In fact, the wars in Iraq and Afghanistan have raised deficits by about 1% of GDP each year since 2001. The Center for Budget and Policy Priorities finds that the deficit-financed wars are one of the main drivers of the projected debt, totaling $20 trillion by 2019 if current policies continue.
The growing debt has serious consequences for the U.S. economy. Congressional Budget Office Director Doug Elmendorf, listed some of these consequences in a recent talk: higher interest payments on the federal debt, a reduction in national saving, and increased chances of a fiscal crisis.
This has an effect on individual Americans too. The Costs of War Project, an initiative by Brown University’s Eisenhower Study Group, estimates that in 2010 the average homebuyer’s mortgage payment was $600 higher due to increased interest rates caused by war borrowing.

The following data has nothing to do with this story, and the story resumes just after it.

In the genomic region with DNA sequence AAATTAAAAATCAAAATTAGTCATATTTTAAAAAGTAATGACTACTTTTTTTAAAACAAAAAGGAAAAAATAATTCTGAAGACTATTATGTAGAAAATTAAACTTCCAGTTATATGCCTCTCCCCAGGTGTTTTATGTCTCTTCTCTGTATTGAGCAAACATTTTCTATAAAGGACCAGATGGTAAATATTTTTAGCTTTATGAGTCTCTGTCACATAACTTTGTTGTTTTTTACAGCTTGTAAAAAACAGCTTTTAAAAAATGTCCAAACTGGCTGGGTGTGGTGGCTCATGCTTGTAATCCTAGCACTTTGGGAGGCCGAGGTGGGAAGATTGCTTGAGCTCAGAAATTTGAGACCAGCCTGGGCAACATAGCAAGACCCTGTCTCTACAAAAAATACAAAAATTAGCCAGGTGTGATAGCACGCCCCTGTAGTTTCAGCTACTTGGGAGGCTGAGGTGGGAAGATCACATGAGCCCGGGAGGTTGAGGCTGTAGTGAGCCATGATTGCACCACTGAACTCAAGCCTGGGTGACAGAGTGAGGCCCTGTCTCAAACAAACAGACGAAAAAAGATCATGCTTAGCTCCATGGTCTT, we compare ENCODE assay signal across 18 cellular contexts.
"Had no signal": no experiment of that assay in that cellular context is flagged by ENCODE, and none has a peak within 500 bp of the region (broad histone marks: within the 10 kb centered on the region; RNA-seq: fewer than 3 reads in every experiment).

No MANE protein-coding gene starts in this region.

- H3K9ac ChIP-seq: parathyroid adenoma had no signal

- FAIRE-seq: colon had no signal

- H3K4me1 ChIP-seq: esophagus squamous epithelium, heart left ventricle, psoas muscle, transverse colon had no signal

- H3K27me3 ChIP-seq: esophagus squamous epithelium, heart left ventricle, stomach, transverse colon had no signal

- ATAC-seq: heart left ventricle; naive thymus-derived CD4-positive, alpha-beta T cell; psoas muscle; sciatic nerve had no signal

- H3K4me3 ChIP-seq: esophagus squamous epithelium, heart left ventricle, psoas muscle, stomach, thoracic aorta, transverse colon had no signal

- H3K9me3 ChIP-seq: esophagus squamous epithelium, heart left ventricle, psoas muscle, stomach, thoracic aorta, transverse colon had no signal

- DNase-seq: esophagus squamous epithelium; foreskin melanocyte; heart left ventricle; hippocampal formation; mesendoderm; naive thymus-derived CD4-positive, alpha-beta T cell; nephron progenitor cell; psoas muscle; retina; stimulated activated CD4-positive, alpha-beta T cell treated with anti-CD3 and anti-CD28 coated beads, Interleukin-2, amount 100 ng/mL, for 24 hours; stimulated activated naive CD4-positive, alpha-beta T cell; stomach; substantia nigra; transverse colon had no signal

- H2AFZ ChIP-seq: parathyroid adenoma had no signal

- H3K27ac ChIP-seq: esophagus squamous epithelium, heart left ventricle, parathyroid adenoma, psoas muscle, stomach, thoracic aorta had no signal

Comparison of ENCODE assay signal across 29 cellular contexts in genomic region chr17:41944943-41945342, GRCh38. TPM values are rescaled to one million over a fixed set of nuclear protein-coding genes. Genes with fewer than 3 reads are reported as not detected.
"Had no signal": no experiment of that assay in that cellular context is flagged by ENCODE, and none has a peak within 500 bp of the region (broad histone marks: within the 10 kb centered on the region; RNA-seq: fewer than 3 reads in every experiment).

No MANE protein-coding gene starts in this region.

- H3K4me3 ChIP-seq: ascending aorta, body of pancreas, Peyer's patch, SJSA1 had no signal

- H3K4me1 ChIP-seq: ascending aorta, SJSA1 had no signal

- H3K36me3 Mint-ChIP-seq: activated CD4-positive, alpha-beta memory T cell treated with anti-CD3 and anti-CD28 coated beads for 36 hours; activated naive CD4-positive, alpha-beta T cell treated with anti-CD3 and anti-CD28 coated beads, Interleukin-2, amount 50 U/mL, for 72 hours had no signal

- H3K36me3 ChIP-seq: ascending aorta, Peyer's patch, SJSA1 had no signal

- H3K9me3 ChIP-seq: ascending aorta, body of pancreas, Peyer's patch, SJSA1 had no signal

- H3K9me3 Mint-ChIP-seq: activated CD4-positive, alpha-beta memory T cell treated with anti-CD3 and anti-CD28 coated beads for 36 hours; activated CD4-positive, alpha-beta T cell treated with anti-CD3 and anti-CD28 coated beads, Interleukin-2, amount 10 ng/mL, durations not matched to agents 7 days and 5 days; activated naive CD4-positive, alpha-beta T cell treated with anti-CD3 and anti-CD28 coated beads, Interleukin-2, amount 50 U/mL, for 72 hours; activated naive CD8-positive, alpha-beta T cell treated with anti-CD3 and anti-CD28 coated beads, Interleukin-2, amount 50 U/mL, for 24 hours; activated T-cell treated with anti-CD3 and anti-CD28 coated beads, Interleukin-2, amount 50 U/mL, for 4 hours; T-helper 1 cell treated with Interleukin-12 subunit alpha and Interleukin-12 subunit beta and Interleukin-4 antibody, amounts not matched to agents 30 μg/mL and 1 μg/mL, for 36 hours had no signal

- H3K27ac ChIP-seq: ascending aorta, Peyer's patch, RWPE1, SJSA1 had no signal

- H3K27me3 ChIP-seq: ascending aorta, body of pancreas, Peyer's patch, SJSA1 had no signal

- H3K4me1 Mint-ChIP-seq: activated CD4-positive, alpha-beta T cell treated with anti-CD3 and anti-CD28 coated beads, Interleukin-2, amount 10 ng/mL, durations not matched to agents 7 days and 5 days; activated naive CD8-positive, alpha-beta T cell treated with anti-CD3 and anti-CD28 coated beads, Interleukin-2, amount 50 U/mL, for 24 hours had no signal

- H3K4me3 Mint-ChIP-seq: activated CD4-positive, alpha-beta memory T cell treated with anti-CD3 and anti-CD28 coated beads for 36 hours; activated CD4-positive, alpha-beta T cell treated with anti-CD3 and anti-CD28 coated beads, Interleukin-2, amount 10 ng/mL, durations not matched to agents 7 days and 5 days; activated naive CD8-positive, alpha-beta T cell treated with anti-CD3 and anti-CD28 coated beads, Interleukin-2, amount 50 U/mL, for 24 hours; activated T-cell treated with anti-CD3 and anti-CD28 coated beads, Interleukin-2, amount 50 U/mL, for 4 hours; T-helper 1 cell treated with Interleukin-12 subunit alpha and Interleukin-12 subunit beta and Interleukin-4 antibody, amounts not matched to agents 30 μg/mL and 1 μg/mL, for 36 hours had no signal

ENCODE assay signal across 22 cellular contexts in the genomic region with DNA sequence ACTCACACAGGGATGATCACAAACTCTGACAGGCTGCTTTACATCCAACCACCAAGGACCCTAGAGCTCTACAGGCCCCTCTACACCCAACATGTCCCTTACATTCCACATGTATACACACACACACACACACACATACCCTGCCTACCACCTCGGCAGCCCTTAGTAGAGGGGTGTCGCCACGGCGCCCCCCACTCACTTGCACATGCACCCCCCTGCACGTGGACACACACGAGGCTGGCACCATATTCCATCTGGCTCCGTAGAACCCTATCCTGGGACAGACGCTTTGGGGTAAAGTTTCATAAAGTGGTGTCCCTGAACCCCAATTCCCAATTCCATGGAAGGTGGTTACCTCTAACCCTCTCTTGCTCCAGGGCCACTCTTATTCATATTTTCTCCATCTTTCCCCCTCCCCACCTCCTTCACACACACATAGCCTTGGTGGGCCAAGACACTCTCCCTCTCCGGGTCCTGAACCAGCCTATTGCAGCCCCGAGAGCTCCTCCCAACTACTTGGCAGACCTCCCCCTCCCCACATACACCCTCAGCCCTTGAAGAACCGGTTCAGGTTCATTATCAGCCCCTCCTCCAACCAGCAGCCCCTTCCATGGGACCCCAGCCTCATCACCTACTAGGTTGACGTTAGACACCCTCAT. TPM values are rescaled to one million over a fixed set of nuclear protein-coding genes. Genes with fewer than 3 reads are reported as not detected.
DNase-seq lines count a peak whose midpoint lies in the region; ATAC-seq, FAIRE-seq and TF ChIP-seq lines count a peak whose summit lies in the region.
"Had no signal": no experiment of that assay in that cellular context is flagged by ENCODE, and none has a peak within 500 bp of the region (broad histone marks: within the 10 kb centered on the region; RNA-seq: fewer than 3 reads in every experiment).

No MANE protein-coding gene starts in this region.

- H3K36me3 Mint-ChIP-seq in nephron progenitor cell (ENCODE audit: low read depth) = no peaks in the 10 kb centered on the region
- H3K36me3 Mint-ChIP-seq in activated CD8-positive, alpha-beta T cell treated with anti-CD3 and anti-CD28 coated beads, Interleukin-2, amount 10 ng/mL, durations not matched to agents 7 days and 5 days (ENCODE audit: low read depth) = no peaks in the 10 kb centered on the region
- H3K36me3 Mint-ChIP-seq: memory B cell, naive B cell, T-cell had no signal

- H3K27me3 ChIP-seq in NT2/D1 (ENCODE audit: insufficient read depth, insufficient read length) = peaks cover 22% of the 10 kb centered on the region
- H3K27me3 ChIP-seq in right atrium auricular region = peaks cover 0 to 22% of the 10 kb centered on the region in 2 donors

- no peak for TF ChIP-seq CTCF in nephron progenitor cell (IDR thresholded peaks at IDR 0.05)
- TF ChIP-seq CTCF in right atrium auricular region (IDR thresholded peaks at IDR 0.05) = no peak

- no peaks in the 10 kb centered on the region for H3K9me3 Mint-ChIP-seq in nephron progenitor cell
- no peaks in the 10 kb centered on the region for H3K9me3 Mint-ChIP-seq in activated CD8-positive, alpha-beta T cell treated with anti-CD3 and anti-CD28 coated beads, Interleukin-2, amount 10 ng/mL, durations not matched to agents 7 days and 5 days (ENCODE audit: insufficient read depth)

Some believe that all of the problems—strategic, economic—with the war in Afghanistan will go away when the U.S. withdraws its combat troops at the end of 2014. This is not true. U.S. taxpayers will continue to pay for the war long after it is officially over. And the problem will get worse if decisionmakers don’t come up with a smarter Afghanistan strategy.
If the U.S. sustains a military presence of 20,000 troops—an idea that some policymakers support—and continues to finance the Afghan security forces, war costs could exceed $25 billion each year.
$25 billion is much lower than the Afghanistan war budget for this year—over $110 billion. But $25 billion still a significant amount by any measure. Certainly it’s too much to spend on a war that many Americans want to end now.
Published: April 10th, 2012
The deaths of 16 Afghan civilians at the hands of a US soldier raised a number of questions about the psychological effects of war on the men and women of our armed forces, and whether the military is doing enough to care for them. The tragedy also points to a more fundamental problem: after more than ten years of war, the US forces are worn out.